Providing atomic read/write shared memory is a fundamental problem in distributed computing, with applications in mobile ad hoc networks. Atomic memory is a basic service that facilitates the implementation of many higher-level algorithms. For example, one might construct a location service by requiring each mobile node to periodically write its current location to the memory. Alternatively, a shared memory could be used to collect real-time statistics, for example, recording the number of people in a building. We present here a new algorithm for atomic multi-writer/multi-reader memory in mobile ad hoc networks.
We divide the problem of implementing atomic read/write memory into two parts. First, we define a static system model, the Focal Point Object Model, that associates abstract objects with certain fixed geographic locales. The mobile nodes implement this model using a replicated state machine approach. In this way, the dynamic nature of the ad hoc network is masked by a static model. Second, we present our GeoQuorums algorithm to implement read/write atomic memory using the Focal Point Object Model. The GeoQuorums algorithm uses a quorum-based strategy in which each quorum consists of a set of focal point objects. The quorums are used to maintain the consistency of the shared memory and to tolerate limited failures of the focal point objects, caused by depopulation of the corresponding geographic areas. We present a mechanism for changing the set of quorums on the fly, thus improving efficiency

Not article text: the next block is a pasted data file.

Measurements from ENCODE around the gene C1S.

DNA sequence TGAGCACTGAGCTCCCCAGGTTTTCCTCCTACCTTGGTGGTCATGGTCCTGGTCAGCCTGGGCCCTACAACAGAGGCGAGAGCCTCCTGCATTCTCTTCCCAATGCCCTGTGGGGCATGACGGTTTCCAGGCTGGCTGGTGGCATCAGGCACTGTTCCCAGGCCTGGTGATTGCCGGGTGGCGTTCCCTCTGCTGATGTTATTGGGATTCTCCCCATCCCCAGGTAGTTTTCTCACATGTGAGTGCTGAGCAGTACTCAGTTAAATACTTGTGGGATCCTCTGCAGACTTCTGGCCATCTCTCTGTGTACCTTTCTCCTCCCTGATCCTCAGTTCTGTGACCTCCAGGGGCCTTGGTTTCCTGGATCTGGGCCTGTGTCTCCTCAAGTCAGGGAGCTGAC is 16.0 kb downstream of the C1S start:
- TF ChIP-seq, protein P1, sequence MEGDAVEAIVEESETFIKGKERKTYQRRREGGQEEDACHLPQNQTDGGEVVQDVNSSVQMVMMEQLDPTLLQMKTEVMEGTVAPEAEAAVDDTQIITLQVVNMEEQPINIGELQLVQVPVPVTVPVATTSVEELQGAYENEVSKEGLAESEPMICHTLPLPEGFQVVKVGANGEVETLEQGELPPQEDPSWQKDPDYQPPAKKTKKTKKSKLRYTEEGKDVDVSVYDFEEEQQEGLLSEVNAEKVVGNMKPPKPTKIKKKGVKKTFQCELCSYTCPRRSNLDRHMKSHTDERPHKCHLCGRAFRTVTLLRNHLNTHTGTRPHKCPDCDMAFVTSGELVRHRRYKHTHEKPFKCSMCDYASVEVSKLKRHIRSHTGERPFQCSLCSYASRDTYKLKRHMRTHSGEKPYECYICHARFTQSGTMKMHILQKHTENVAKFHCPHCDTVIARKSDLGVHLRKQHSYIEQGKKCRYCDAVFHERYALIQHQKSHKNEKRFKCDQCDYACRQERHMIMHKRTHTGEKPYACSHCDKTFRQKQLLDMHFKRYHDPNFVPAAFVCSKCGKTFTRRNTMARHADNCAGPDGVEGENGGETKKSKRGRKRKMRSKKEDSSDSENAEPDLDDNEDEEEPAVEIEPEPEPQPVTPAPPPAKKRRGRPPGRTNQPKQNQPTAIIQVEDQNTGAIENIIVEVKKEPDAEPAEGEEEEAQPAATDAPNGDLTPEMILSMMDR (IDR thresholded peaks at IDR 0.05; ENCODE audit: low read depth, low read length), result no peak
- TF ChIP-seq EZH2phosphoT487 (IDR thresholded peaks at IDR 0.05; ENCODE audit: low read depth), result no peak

This research contains three primary contributions. First, we introduce the Focal Point Object Model, a geographic abstraction model which allows simple, static algorithms to be adapted for highly dynamic environments. Second, we provide an implementation of the Focal Point Object Model using mobile nodes. Third, we implement a reconfigurable atomic read/write shared memory, using the static Focal Point Object Model.
The VMN Approach
We propose designing distributed algorithms to run on virtual mobile nodes (VMNs), abstract nodes that move in a predetermined, predictable manner. In this new abstraction, VMNs are simulated by real nodes in the network. The motion of a VMN is determined in advance, and is known to the programs executing on the VMNs. For example, a VMN may traverse the plane in a regular pattern, or it may perform a pseudorandom walk. We allow the motion of the virtual nodes to be uncorrelated with the motion of the real nodes: even if all the real nodes are going in one direction, the virtual nodes are able to travel in the opposite direction. Consider, for example, an application to monitor traffic on a highway: even though all the cars are moving in one direction, a VMN could move in the opposite direction, notifying oncoming cars of the traffic ahead.